The Charter in four steps
The treaty system of the European Social Charter is an integrated set of international standards concerning social rights and a mechanism for monitoring their implementation within the States concerned.
This treaty system:
- guarantees a broad range of human rights with respect to everyday essential needs related to employment and working conditions, housing, education, health, medical assistance and social protection;
- lays specific emphasis on the protection of vulnerable persons such as elderly people, children, people with disabilities and migrants. It requires that enjoyment of the abovementioned rights be guaranteed without discrimination;
- is aimed at applying the United Nations’ Universal Declaration of Human Rights of 1948 within Europe; for this reason, it is linked to the United Nations’ Human Rights Treaty System and the European Union’s Charter of Fundamental Rights;
More information on the relationship between EU law and the European Social Charter
- is based on the principle of universality, indivisibility, interdependence and interrelation of human rights, as set forth in the United Nations’ Vienna Declaration of 1993, which confirms that social rights are human rights on an equal footing with civil and political rights;
- complements at pan-European level the safeguards contained in the European Convention on Human Rights, which specifically refers to civil and political rights.
More information on the relationship between the European Social Charter and European Convention on Human Rights
- is at the heart of the Council of Europe’s statutory goals: human rights, rule of law and democracy, which cannot be realised without the respect of social rights.
The evolution of the European Social Charter
In this framework, while taking into account the evolution which has occurred in Europe since the European Social Charter (ETS No. 35), adopted in 1961, the Revised European Social Charter (ETS No.163), adopted in 1996:
- embodies in a single instrument all the rights guaranteed by the 1961Charter and its Additional Protocol of 1988 (ETS No. 128),
- adds new rights and amendments adopted by the Parties.
The Revised Charter is gradually replacing the initial 1961 treaty.
Signatures and ratifications
Today, the Charter treaty system is one of the most widely accepted human rights set of standards within the Council of Europe. The widespread support for social rights is assured by the fact that 43 out of the 47 member States of the Council of Europe are parties to either the 1961 Charter or the Revised Charter.
Only Liechtenstein, Monaco, San Marino and Switzerland have not ratified either of these treaties.
The Charter is based on a ratification system, enabling States, under certain conditions, to choose the provisions they are willing to accept as binding international legal obligations. They are encouraged to progressively accept all the Charter’s provisions.
Enforcement of the Revised Charter is submitted to the same monitoring mechanism as the 1961 Charter, i.e. the reporting system; this system was further developed and strengthened in 1991 by an Amending Protocol (ETS No. 142), which is applied on the basis of a decision taken by the States concerned.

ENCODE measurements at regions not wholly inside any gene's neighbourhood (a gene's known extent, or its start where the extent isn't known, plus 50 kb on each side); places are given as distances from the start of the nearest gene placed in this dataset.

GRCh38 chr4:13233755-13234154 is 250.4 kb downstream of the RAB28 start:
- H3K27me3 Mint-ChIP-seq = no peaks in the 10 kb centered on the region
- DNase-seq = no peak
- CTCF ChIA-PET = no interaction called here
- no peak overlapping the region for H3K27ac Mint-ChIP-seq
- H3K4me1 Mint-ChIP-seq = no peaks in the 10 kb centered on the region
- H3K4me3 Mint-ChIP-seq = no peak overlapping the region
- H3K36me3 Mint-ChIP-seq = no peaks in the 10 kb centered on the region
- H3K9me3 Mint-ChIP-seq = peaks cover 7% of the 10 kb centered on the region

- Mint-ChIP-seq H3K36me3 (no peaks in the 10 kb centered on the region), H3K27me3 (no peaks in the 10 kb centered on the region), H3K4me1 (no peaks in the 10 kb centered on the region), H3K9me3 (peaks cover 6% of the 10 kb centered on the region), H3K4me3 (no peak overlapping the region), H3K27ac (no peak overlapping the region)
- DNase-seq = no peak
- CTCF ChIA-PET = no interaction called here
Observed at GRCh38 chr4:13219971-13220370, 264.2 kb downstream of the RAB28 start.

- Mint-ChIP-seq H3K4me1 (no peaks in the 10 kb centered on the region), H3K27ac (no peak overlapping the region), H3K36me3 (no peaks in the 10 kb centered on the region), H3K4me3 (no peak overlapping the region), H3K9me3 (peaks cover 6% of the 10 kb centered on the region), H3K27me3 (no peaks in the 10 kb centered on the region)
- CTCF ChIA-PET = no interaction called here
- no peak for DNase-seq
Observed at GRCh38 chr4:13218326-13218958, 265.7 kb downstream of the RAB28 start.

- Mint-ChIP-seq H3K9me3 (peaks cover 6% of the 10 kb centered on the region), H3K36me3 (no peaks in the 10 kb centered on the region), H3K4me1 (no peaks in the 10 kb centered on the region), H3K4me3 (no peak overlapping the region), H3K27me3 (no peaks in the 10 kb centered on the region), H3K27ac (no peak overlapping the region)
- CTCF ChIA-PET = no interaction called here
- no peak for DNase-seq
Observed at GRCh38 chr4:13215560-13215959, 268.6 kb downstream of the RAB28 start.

For the States parties which have accepted it, the reporting system is complemented by the Additional Protocol of 1995 providing for a system of collective complaints (ETS No. 158).
In this framework, the honouring of commitments entered into by the States Parties is subject to the monitoring of the European Committee of Social Rights.
This body monitors compliance under the two existing monitoring mechanisms:
- through collective complaints lodged by the social partners and other non-governmental organisations (collective complaints procedure),
- through national reports drawn up by States Parties (reporting system).
Insofar as they refer to binding legal provisions and are adopted by a monitoring body established by a binding treaty and the relevant protocols, decisions and conclusions of the European Committee of Social Rights must be respected by the States concerned, even if they are not directly enforceable in the domestic legal systems. They set out the law and can provide the basis for positive developments in social rights through legislation and case-law at national level.
The Committee of Ministers intervenes in the last stage of the Charter’s monitoring mechanism through the adoption of Resolutions and Recommendations. It ensures the follow-up of the conclusions and decisions adopted by the European Committee of Social Rights. Relevant decisions of the Committee of Ministers are prepared by the Governmental Committee of the European Social Charter and the European Code of Social Security.
Ultimately, it falls to the European Committee of Social Rights to determine whether the situation has been brought into compliance with the Charter by the State Party concerned. This is done by the Committee in the framework of the reporting system or the collective complaints procedure.